2017 travel trends show that the small country of San Marino was the fastest growing destination in Europe in terms of tourism last year. With a 31% increase between 2016 and 2017, a figure that no other nation except Egypt can better, it seems that the small patch of land close to Italy’s north-east coast is growing in popularity. And quickly.
To put this in context, San Marino received around 78,000 tourists last year. That may not sound like many but it is double the tiny country’s population. Plus, if things continue to grow at this rate, it could soon be the next must-visit destination.
So, is San Marino on your radar? If it is, here are some great things to do there.
Although only 24 square miles in size, San Marino has a fair amount of museums to explore. Many of these, like the Museo di Stato (National Museum), offer an insight into the history of the micronation, but some are quirkier than others. At the top of this list is the Museum of Curiosities, a place where a number of weird and wacky inventions are on display. Case in point is a contraption that helps you to tell the time with your nose, releasing differently scented smoke every hour.
If you have a love for cars, don’t miss the Maranello Rosso Ferrari Museum. Here, you’ll see classic models that were owned by famous figures, as well as details about Enzo Ferrari, the founder of this automobile giant. Lastly, the Museum of Modern Weapons will reveal firearms from around the world used in both world wars.
Guaita, Cesta, and Montale
The town of San Marino (the main settlement in the country of San Marino) is situated on the side of a mountain known as Mount Titano. Right at the top of the peak, you will find a trio of commanding fortresses by the names of Guaita, Cesta, and Montale – each of which boasts a tower. Both Guaita and Cesta are publically accessible and offer the chance to learn how they were used as a refuge during sieges and, later, as prisons.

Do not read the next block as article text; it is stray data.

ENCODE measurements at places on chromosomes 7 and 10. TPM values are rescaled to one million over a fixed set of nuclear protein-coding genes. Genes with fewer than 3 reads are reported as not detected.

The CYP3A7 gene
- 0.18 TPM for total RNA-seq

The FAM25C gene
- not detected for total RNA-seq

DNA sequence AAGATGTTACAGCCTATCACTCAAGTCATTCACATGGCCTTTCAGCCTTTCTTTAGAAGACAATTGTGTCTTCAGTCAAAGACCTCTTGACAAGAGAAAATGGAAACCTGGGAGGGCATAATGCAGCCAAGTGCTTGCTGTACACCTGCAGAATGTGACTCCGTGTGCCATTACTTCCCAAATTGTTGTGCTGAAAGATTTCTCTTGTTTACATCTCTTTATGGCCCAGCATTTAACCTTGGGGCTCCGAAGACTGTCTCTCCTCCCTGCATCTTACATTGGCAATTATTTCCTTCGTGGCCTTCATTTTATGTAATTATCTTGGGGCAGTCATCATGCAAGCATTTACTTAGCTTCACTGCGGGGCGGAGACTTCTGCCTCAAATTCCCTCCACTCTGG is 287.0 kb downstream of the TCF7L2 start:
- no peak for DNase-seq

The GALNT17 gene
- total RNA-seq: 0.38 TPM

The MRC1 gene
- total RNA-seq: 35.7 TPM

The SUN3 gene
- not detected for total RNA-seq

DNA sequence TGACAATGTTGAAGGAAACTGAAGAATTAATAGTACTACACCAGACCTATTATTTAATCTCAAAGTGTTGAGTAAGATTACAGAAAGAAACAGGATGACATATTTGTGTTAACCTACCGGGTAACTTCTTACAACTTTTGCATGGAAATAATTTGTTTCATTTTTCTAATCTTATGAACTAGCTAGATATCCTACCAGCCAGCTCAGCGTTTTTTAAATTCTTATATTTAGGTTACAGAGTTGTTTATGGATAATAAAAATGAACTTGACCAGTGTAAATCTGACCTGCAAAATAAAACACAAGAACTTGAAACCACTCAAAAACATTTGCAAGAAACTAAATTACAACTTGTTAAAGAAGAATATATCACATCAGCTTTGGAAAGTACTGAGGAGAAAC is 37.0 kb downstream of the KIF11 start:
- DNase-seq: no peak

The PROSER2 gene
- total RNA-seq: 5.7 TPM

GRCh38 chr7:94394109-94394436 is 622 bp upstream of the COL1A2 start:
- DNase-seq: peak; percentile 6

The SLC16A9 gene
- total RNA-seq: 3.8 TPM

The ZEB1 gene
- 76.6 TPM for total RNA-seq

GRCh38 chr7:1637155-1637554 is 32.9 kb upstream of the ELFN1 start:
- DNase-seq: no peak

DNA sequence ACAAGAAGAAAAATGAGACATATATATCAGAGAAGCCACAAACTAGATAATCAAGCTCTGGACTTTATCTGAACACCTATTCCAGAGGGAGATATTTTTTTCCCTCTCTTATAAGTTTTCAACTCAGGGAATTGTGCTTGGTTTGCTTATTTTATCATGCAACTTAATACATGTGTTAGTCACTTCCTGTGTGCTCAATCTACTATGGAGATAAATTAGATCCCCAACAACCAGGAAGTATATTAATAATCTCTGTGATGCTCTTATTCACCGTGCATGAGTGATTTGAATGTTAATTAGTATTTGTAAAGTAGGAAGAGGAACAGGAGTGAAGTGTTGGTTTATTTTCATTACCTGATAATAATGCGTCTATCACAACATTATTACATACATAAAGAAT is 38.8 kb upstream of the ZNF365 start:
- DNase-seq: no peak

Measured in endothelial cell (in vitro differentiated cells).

Your walk along the winding path to the top, reaching 756 meters above sea level, is rewarded by spectacular views from the two towers. On a clear day, you can see as far as the Dalmatian Coast, but even when this isn’t the case, it is still breathtaking. The three fortresses have been heavily restored over the years and are the official symbol of San Marino.
The Public Palace is a Neo-Gothic building that acts as the modern seat of the country’s government. In times gone by, some of the walls would have been used to defend the town but they have now been incorporated into this beautiful palace.
Forged from rock found on Mount Titano and designed by architect Francesco Azzurri, it was built in the late 19th century. On the square directly opposite, the colourful Guardie di Rocca (castle guards) perform a changing ceremony every half an hour from 2.30pm.
Although many of the main attractions are situated within San Marino town, it’s definitely worth visiting some of the other towns (known as Castelli) whilst you’re there. Thanks to a cable car from the historic centre, Borgo Maggiore is the easiest to reach. The charming centre of this town is listed as a World Heritage Site by UNESCO and features various quaint churches and monuments.
Other highlights include the chance to explore the Marano River from Faetano, relax in Acquaviva’s Monte Cerreto nature park and capture some poignant photographs of Mount Titano from Domagnano. Most of the nine Castelli also have their own ancient castles.
If you’ve been inspired to travel to San Marino, the TravelQuest team will be happy to put together your perfect holiday. Call us on 0800 021 3237 or contact us through the website.